The issue of whether money in your account at the time of filing is exempt is a totally different issue than whether it counts as income on the means test. For example, workers compensation, child support and alimony are generally exempt even though they are considered as income on the means test Any money you have in your bank account from one of these sources in addition to social security or veteran disability benefits would be protected from the trustee.
We can exempt up to 75% of wages in your bank account. However, self-employment income is not exempt. It is important to have an attorney help you evaluate your candidacy for a Chapter 7 bankruptcy and to ensure you maximize your property exemptions.
If you have been living in Florida for over 2 years, the homestead exemption can be used as long as there is less than $189,050 in equity for each person filing. For example, if there are two married people filing a joint bankruptcy, then you can double the exemption amounts so that amount would be less than $371,100 in equity you would be allowed to protect. You can have unlimited equity in your home if you have owned it for 1215 days prior to filing your petition.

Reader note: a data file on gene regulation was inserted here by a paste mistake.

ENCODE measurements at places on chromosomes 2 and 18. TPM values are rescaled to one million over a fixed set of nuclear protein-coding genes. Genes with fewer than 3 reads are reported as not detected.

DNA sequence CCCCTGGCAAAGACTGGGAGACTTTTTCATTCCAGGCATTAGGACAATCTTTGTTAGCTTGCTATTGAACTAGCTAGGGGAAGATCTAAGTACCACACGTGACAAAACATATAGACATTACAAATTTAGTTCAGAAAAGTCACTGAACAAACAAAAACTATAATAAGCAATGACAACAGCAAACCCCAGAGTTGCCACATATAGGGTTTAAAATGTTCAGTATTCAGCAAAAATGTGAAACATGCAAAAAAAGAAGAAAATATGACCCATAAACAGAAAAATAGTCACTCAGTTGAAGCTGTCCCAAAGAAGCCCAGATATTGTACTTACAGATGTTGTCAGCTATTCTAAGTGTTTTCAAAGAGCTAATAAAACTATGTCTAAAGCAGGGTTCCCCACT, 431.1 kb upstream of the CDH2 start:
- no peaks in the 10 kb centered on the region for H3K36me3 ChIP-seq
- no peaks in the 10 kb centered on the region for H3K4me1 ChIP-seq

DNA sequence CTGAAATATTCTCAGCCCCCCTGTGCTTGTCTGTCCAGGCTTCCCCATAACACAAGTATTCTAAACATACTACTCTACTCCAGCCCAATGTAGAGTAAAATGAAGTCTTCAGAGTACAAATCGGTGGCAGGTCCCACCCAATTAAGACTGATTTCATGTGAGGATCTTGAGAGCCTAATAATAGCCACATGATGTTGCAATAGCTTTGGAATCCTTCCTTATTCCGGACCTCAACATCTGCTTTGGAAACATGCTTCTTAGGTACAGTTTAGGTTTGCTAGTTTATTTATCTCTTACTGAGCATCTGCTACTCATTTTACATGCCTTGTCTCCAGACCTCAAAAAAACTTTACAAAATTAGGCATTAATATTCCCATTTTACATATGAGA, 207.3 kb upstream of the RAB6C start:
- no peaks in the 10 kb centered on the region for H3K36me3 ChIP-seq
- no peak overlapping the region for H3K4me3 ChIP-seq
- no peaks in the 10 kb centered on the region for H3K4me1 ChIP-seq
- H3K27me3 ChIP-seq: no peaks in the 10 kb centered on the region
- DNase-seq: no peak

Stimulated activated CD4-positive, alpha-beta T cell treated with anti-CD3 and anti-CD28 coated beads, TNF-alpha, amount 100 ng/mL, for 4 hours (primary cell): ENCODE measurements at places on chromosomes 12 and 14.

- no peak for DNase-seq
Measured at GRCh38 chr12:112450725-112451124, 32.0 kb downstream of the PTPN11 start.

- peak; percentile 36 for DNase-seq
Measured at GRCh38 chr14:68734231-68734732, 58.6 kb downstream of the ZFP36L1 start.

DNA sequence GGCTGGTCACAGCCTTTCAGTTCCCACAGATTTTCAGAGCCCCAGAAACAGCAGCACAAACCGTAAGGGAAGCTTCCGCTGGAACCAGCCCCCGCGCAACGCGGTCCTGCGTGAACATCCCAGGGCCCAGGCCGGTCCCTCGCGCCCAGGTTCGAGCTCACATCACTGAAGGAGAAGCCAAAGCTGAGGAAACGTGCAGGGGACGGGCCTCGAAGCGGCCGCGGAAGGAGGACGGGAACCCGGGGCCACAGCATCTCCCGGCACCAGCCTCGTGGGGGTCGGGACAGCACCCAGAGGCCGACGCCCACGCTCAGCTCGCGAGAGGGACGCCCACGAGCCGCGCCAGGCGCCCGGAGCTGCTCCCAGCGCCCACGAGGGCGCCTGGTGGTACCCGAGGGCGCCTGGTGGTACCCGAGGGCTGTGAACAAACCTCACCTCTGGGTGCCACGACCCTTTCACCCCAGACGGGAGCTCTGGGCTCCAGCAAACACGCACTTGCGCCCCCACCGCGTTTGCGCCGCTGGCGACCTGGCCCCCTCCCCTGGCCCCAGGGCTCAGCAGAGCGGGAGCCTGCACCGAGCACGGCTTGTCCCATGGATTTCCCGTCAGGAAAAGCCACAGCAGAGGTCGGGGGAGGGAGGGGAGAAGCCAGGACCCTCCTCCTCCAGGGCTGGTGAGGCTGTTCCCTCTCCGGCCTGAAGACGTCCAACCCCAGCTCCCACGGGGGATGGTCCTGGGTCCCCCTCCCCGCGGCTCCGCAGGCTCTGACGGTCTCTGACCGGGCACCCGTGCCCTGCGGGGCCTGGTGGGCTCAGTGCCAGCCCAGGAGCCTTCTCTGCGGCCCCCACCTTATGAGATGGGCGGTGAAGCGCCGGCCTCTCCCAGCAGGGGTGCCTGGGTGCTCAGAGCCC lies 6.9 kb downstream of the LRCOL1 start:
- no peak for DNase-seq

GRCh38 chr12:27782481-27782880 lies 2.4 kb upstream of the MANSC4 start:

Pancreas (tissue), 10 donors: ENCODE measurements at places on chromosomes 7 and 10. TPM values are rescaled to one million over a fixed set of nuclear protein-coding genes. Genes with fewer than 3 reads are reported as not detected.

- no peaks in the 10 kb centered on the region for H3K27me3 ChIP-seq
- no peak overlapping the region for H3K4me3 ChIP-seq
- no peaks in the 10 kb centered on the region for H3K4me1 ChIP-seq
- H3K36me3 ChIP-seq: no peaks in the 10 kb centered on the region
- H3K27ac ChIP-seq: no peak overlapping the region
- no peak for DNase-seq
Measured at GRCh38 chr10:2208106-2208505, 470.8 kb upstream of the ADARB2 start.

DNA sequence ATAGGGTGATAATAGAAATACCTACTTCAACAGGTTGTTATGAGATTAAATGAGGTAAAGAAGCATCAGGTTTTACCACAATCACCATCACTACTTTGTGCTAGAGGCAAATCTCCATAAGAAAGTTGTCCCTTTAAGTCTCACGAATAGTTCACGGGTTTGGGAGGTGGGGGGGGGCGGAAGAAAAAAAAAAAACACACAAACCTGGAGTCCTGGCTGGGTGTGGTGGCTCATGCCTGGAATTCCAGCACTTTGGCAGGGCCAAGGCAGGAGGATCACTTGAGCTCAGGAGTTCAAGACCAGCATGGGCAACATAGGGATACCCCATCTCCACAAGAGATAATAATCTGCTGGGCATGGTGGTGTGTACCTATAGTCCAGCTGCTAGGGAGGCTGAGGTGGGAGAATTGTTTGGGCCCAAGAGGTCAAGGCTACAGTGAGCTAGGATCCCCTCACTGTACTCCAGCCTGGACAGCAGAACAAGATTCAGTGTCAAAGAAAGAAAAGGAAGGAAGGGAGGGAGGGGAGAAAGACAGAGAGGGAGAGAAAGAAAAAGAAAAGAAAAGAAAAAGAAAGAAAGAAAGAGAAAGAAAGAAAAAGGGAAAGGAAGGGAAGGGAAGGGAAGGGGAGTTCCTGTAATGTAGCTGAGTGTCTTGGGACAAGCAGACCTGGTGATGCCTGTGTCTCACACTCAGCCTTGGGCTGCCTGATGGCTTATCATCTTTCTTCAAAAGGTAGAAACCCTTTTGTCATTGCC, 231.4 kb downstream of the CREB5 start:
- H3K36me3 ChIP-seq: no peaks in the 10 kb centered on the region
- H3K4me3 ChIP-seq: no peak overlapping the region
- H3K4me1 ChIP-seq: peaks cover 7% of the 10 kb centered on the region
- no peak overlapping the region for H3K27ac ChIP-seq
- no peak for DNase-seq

This includes another home if you have bought and sold another homestead property within those 1215 days. Typically, this is not an issue since the home equity is usually lower than the allowed statutory amount. If you have moved from another state in the last 2 years, we cannot use the Florida exemptions and would have to perform an analysis on which exemptions apply. Some states allow non-residents to use their exemptions. Other states will require non-residents to use federal exemptions. Most states would not allow you to exempt property in Florida after you have moved from another state.
You must also be residing in your home to be able to claim homestead exemption. The homestead exemption would not protect or apply to an investment property or a property where you are on the deed but are not living in the residence. There are exceptions if you are away from your home temporarily but have full intention of returning. Some examples are being away for medical treatment or being active duty in the military. As long as you intend to return to your home and you are not renting out the property, it can continue to be exempt as your homestead.
There are occasions where I get phone calls from potential clients where either a bank account has been “frozen” or money has been seized by a creditor out of their account or their wages have been garnished out of their paycheck.